"We see the convergence of SAN and NAS being one of the fundamental trends in the market right now," says EMC's Steinhardt. EMC offers Celerra HighRoad, software that fulfills requests for data via either a SAN or NAS, depending on which delivery method is most efficient for that request.

The key is to determine which data is stored where, and by what method the data is preserved, managed, and protected. There should be an electronic, physical, and procedural barrier between data used throughout the enterprise and data used by a small subset of the enterprise, such as credit card numbers. Determine the most cost-effective way to back up and distribute data. Finally, determine the performance you need and match it to the available technology.

Landlord or Architect?

You can liken data storage problems to the search for physical storage space for your business; many of the decisions and tradeoffs are similar. Leasing an existing warehouse is a good analogy for network-attached storage. You sign the lease, move your stuff in, and that's that. When you outgrow it, you either lease more space, or get a larger warehouse and move out of the old one. Most importantly, you can get it today—you don't have to wait a month or more while you build your own space.

In much the same way, you can buy network-attached storage, plug it in, and you're ready to use it. Iomega offers NAS in capacities ranging from 120GB to 480GB per unit; Xtore offers larger configurations, to 1.6TB per unit; and at the top end, Land-5 offers a 20TB system that fits in a short rack. The price range on these devices varies widely, but there's something within the reach of most companies or departments.

Building a storage area network is more like buying land, erecting a building to suit your needs, then building onto it when your need for space grows. You don't just buy a SAN, you have to engineer it with your vendor, just as you engineer your building with an architect. There is lead time for a SAN, and the initial cost will be higher than for other solutions. Still, if done properly, the integration will result in a lower total cost of ownership over time for company- or site-wide storage.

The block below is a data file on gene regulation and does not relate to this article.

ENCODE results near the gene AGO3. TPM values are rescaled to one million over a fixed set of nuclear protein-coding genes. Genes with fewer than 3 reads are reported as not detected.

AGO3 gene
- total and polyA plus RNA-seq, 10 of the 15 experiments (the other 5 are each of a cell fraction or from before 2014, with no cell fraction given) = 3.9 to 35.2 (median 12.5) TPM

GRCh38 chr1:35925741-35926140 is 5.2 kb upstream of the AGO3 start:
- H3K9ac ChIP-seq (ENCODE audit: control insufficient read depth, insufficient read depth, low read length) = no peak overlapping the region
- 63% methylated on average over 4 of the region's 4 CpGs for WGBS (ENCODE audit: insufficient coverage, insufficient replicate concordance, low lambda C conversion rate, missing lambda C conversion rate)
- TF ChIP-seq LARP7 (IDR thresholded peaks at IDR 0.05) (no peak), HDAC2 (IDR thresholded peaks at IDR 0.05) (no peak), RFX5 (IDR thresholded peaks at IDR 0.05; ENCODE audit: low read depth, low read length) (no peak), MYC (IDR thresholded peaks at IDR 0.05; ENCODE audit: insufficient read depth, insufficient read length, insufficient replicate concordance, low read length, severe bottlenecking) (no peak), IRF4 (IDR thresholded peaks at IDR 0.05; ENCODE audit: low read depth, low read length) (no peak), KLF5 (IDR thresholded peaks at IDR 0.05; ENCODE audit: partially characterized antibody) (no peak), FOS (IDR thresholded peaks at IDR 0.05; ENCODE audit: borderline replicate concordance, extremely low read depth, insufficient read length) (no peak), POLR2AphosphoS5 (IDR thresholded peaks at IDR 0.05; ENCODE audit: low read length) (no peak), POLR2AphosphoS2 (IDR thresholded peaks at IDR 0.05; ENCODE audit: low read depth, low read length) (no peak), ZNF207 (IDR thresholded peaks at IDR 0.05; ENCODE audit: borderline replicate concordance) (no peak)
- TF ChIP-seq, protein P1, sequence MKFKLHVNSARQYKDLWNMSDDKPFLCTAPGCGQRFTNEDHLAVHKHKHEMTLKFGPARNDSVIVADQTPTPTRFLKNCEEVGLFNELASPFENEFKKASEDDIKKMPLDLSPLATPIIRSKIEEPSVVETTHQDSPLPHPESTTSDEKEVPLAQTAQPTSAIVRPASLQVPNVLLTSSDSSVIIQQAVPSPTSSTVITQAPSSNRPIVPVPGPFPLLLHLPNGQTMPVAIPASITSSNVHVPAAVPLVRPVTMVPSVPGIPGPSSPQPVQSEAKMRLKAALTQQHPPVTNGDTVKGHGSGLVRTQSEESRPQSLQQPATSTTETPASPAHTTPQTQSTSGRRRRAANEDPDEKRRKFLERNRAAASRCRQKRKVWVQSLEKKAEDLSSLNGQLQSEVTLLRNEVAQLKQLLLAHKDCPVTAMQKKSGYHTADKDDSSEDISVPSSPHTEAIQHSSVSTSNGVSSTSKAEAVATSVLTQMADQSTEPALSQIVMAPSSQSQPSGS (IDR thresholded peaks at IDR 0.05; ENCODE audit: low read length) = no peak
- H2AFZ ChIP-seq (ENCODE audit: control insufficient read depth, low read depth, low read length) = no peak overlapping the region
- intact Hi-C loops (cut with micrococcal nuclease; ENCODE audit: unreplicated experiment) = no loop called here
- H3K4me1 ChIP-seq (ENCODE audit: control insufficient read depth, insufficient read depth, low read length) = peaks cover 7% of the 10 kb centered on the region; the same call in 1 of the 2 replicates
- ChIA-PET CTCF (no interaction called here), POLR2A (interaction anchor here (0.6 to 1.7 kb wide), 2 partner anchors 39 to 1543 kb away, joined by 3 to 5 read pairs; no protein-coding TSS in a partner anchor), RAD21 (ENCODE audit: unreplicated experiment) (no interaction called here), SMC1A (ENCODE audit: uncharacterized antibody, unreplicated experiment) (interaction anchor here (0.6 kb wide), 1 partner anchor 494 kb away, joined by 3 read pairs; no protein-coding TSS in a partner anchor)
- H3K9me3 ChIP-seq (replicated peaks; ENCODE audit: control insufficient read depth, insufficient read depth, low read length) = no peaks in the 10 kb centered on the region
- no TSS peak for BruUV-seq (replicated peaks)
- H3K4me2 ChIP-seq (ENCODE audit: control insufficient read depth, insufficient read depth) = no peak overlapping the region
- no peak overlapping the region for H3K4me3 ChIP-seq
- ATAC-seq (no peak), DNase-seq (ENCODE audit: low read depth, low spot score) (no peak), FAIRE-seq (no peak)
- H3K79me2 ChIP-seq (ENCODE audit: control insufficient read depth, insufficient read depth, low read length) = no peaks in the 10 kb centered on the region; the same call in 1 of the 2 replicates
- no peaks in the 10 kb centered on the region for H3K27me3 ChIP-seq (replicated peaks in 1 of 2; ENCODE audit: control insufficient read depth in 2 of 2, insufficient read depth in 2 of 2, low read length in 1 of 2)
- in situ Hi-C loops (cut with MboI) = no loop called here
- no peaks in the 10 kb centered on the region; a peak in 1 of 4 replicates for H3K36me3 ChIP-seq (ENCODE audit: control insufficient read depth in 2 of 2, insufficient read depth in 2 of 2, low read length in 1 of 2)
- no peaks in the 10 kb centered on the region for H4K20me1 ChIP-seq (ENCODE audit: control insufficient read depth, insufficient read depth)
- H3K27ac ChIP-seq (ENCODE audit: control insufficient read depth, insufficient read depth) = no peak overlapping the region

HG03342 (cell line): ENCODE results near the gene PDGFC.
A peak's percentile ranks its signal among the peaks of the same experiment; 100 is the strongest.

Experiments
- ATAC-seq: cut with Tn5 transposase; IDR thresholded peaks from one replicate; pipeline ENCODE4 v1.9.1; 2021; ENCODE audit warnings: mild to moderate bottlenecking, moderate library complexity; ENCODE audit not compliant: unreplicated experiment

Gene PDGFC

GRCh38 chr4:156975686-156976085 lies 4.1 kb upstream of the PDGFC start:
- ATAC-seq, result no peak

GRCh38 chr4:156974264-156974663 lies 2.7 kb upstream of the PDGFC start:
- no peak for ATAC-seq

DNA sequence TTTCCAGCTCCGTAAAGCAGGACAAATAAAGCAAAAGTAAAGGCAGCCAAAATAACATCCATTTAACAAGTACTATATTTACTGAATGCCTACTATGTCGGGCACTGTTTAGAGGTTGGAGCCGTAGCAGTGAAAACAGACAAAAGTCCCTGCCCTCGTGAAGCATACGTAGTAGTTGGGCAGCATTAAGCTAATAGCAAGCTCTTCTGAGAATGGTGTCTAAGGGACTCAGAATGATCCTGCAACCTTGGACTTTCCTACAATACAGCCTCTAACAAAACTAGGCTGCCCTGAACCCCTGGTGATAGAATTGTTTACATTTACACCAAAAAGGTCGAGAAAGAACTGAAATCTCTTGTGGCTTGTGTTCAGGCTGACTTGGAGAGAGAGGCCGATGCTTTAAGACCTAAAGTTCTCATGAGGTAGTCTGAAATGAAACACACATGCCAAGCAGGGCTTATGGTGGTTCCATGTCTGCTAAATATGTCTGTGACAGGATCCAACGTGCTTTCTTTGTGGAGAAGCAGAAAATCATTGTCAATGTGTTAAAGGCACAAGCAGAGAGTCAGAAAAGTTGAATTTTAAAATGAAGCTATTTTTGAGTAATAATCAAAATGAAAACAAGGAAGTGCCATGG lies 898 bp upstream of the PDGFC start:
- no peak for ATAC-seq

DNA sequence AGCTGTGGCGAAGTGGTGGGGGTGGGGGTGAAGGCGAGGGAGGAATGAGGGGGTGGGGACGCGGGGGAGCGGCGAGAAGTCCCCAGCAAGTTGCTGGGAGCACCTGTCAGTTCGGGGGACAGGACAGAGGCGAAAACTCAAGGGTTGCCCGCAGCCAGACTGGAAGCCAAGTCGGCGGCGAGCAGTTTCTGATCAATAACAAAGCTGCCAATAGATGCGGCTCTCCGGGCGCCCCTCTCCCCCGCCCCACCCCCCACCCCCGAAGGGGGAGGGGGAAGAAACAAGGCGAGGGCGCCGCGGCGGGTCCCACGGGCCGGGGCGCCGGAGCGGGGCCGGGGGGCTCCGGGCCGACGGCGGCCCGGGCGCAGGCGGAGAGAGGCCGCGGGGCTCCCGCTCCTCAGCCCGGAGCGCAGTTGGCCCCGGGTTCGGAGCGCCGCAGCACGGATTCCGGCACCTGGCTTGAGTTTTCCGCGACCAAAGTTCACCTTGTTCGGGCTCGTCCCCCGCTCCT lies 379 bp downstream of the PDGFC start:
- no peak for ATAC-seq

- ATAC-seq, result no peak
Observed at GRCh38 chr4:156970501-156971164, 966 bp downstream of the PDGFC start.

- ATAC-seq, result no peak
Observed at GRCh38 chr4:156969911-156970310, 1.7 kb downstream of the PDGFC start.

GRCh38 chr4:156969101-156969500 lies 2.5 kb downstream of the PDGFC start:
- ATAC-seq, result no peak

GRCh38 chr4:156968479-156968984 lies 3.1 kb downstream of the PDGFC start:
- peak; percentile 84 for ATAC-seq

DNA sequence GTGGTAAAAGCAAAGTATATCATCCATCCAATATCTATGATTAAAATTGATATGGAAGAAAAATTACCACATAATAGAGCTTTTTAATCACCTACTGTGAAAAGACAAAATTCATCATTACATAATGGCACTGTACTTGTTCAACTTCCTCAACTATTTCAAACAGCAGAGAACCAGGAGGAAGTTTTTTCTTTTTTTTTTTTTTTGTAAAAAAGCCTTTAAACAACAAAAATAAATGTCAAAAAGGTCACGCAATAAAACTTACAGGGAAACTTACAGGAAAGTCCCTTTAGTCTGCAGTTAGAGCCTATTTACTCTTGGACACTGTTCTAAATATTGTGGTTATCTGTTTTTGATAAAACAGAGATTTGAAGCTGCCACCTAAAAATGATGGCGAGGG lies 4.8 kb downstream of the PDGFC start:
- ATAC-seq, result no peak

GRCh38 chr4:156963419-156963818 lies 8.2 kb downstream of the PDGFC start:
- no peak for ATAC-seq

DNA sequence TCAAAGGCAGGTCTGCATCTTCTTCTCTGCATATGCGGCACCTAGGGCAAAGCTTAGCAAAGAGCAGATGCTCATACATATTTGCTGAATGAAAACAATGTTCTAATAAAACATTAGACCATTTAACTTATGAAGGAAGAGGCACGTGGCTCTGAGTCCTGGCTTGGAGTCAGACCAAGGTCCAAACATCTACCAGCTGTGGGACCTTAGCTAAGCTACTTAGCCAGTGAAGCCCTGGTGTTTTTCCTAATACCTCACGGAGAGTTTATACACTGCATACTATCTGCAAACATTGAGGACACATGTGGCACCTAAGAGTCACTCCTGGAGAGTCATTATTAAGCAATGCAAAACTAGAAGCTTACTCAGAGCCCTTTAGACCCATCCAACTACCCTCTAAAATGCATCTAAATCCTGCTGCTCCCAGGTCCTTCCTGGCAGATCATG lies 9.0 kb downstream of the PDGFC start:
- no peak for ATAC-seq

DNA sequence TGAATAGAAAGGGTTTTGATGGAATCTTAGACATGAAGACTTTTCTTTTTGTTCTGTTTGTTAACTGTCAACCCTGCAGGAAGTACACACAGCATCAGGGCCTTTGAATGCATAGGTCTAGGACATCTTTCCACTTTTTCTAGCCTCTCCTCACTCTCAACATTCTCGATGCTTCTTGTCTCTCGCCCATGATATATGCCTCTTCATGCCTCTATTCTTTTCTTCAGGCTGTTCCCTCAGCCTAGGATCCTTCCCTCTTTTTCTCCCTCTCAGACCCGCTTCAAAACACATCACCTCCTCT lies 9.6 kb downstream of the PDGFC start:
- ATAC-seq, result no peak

Remember: With a SAN, you aren't just buying storage. You're also buying management of the storage, so choose your vendor as carefully as you would an architect. Big vendors like IBM, HP, and StorageTek all offer SAN products, but don't overlook smaller players that may provide just the management facilities you need at lower cost. You can find more information and a partial list of vendors at the Storage Network Industry Association Web site (

Planning a Storage Strategy

For applications with moderate storage and access requirements, it's safe to stick with directly connected storage. This is especially true for secure systems, such as payment servers for e-commerce sites, and personnel information in general business where very sensitive information (such as employee medical records) is stored.

Decent rackmount servers with up to a terabyte of storage are readily available, and you can usually add an expansion satellite drive bay, should the need for even more space arise. For applications that require more storage than a single server can provide, however—such as data archiving and data mining—you'll need a larger solution.

So what is the right storage solution for your business? That depends on how much data you have and where it needs to be. In fact, your situation will probably change over time and will need to be reviewed on a regular basis.

One important point to remember is that the fundamental design of storage systems isn't likely to change over the next five years. The equipment on the market today will be what's available in the foreseeable future, with some incremental improvement. Don't put off implementing your site in hopes that something better will come along soon. Instead, focus on finding the solution that will deliver the best return for your storage buck. With costs per megabyte already at an all-time low, the only thing you can't afford to do is continue on with inadequate storage for your needs.

Articles by Kevin Savetz